Five Influential Women in D.C. Metro History

March 16, 2021 | In the Community

March is Women’s History Month, a time to celebrate the accomplishments of women throughout history.

As an all-female law firm, Bertram & Murphy would like to highlight five of the many notable women who have made a difference in Washington, D.C., Virginia, and Maryland.


Kamala Harris (1964-present)

Kamala Harris made history when she was elected as the first female vice president of the United States in 2020. Her election broke other historic barriers, as she was the first African American and Asian American vice president as well.

Prior to her election, Kamala Harris was a lawyer and U.S. senator for California, having served as state Attorney General and the 27th District Attorney for San Francisco. When it comes to education, Harris is a daughter of D.C., with an undergraduate degree from the historically black Howard University. She went on to earn her law degree from the University of California Hastings School of Law.

As a lawyer, Vice President Harris was known for her criminal justice reforms. She created the Back on Track program as district attorney for San Francisco, as an alternative to jail for non-violent offenders, among others.

Margaret Brent (1601-1671)

Margaret Brent was the first woman admitted to practice law in Maryland and is considered to be one of the “Founding Mothers” of the United States.

Brent and her family emigrated from England to the United States, settling in colonial Maryland. She lived in St. Mary’s City, the capital at that time. While there, she gained social standing as the first female landowner in 1639. Unlike others of her time, she championed women’s rights initiatives. She also advocated for Civil War soldiers to be paid and fed during their service.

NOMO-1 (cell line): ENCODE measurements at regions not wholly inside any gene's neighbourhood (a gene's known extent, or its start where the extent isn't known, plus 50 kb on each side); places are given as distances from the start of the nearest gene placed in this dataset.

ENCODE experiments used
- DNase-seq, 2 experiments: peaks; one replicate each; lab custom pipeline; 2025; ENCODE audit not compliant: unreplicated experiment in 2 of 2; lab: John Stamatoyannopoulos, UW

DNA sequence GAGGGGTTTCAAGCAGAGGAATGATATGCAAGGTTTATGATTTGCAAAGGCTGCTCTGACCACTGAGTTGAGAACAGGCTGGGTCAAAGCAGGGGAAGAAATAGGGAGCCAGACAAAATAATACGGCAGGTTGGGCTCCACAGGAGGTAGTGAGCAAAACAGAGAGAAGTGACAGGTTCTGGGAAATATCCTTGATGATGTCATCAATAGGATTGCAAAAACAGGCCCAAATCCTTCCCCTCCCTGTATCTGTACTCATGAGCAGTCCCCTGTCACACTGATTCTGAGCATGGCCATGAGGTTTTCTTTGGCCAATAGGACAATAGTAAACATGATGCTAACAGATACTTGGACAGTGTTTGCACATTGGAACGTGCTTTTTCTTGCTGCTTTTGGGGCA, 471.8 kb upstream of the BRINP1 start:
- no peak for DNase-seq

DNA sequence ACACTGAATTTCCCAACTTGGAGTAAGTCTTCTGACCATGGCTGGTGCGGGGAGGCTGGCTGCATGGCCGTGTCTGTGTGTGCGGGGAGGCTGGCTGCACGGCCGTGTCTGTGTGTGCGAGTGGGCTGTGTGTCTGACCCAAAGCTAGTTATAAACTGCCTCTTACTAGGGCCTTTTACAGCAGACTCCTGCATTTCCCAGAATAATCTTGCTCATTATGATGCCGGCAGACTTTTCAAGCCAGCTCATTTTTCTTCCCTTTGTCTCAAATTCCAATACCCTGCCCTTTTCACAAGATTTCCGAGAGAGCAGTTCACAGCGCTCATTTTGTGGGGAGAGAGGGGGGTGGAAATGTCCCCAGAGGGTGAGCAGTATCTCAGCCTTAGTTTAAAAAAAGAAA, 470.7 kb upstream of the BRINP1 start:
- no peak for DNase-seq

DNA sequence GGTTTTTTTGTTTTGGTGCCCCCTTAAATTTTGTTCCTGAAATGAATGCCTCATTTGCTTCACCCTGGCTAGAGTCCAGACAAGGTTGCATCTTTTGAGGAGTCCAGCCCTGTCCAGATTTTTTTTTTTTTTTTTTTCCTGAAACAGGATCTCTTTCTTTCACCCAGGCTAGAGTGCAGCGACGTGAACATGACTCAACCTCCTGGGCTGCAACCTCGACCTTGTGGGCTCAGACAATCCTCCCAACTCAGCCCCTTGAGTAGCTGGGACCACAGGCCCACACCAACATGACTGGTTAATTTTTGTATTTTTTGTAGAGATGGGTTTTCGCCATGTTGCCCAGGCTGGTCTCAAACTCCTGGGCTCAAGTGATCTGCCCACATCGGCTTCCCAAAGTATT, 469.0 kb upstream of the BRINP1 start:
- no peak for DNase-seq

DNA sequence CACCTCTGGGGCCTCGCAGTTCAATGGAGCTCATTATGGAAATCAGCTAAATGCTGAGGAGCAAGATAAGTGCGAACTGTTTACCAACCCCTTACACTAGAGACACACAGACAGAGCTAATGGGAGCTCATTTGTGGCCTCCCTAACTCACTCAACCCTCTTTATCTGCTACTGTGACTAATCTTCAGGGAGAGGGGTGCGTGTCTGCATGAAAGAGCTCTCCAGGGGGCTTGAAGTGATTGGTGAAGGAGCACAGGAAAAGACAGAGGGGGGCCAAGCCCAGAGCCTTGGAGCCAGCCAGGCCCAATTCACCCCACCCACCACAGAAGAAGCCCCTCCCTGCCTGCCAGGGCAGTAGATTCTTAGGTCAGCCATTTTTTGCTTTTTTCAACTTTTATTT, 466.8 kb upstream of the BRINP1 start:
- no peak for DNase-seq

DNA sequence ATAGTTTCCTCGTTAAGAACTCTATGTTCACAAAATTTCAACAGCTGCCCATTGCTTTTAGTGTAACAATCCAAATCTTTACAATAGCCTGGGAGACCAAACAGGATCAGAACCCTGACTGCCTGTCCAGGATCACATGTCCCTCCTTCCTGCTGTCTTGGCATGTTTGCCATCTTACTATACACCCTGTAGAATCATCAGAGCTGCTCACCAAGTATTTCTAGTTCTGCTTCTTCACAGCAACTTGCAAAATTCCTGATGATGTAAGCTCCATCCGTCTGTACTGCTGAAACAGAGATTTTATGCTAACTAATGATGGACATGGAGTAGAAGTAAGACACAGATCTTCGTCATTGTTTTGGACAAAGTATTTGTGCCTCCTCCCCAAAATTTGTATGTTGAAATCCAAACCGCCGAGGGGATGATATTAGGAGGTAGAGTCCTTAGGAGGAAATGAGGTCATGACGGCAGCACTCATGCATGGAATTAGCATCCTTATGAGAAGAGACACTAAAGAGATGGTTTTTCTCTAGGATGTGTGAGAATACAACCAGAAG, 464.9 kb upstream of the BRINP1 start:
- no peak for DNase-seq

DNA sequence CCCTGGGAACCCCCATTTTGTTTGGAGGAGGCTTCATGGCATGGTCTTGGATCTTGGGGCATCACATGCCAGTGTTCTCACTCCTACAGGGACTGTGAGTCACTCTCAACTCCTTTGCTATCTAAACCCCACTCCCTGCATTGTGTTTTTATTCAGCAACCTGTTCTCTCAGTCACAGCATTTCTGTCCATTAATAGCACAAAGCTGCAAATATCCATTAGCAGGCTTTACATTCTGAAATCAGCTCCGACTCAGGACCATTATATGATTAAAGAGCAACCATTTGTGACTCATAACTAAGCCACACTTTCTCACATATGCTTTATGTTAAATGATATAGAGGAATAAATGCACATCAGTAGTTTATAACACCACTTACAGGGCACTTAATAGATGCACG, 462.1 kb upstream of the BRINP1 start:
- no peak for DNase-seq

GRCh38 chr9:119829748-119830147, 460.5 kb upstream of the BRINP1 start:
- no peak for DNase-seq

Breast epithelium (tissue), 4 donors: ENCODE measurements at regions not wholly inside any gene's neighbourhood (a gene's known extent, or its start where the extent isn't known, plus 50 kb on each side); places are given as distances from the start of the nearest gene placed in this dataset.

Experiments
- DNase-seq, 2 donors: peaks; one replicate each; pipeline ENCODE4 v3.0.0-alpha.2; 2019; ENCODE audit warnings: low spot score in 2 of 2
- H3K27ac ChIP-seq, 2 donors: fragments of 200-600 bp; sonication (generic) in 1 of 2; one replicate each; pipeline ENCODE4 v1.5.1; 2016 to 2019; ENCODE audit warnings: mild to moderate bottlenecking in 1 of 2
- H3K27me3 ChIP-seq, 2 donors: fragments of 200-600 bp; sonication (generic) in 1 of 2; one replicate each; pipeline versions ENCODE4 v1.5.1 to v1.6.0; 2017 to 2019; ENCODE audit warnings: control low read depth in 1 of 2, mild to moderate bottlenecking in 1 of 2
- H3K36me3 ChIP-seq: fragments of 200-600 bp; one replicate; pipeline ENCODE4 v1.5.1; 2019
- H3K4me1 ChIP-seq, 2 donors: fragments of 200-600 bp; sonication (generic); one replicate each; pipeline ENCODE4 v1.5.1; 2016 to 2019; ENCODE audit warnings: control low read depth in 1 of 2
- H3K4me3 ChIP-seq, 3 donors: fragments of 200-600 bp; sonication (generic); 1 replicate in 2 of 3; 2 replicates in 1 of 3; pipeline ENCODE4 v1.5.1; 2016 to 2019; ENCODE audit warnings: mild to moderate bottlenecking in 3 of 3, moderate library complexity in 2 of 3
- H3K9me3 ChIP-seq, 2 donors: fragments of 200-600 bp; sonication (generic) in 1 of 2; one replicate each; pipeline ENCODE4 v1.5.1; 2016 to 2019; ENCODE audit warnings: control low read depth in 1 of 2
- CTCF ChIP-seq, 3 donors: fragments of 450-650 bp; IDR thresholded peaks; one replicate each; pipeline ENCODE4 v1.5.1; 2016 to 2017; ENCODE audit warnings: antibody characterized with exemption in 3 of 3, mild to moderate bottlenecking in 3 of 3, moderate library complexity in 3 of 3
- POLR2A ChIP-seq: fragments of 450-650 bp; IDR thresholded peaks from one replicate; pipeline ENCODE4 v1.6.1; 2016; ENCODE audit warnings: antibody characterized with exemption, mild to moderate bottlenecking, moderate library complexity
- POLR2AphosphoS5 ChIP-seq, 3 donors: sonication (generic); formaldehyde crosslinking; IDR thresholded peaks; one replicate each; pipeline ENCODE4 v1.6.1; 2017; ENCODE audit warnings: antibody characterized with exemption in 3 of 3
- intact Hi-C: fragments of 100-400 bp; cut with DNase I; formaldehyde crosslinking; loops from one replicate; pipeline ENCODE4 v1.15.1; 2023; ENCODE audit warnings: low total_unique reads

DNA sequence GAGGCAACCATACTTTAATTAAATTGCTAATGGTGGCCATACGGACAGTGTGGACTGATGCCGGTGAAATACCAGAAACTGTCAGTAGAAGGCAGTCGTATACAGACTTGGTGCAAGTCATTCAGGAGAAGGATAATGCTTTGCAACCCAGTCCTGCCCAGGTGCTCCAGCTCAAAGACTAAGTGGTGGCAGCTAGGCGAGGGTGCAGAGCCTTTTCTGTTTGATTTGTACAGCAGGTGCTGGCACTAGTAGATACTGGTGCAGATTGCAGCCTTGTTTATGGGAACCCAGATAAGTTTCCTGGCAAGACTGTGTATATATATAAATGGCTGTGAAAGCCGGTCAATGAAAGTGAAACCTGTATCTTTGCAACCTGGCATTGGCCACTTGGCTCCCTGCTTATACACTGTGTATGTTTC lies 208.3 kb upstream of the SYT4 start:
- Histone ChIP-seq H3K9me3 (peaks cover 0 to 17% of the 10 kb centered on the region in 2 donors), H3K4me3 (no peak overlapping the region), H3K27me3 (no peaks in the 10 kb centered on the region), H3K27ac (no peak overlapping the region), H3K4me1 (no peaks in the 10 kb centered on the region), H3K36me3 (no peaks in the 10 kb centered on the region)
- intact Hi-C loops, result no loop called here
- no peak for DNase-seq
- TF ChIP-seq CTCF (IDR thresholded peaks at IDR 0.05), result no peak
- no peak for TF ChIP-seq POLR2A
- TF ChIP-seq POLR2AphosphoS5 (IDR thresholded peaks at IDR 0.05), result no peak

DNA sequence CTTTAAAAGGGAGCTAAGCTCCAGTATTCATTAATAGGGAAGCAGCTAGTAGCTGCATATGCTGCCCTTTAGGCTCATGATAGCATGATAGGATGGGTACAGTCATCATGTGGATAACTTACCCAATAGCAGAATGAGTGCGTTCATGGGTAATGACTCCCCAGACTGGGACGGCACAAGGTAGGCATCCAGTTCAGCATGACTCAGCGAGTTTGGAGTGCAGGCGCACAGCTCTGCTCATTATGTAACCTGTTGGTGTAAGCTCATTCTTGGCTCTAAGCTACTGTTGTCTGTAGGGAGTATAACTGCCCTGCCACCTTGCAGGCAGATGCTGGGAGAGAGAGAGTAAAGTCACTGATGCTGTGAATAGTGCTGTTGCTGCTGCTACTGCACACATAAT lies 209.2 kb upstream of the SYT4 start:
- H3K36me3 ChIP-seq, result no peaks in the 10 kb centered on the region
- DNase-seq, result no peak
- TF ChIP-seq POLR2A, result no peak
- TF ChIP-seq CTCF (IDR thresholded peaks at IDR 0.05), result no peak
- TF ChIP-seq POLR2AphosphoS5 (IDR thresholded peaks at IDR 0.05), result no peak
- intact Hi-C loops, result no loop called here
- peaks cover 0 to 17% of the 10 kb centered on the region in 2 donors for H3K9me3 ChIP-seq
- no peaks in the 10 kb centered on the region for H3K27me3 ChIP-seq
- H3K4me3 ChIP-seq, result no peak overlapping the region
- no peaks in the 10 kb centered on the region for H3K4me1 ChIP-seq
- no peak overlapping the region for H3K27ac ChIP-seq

So significant were Brent’s influences that she was named executor of Gov. Leonard Calvert’s estate when he passed away. She moved to Virginia in 1650 and died in 1658. The St. John’s archaeological museum has an exhibit devoted to her life.

Harriet Tubman (c. 1822-1913)

Harriet Tubman was born as a slave in Dorchester County, Maryland. She later escaped and became one of the key individuals who helped slaves escape to freedom through the Underground Railroad.

In 1849, Tubman escaped the plantation where she lived with her two brothers. They later decided to return, but she continued to Pennsylvania using the Underground Railroad, a network of safe houses set up by freed slaves and abolitionists that provided slaves a path to free states before the Civil War.

During her life, Tubman traveled back to Maryland more than a dozen times to help family and friends escape to freedom, according to the National Park Service. She provided instructions on navigating the path of the Underground Railroad by following the North Star. It’s estimated that she helped 70 slaves to freedom. For that reason, Tubman is often called the “conductor” of the Underground Railroad.

In later life, Tubman worked as a spy during the Civil War, a staunch abolitionist, and political activist. She was buried with military honors at Fort Hill Cemetery upon her death.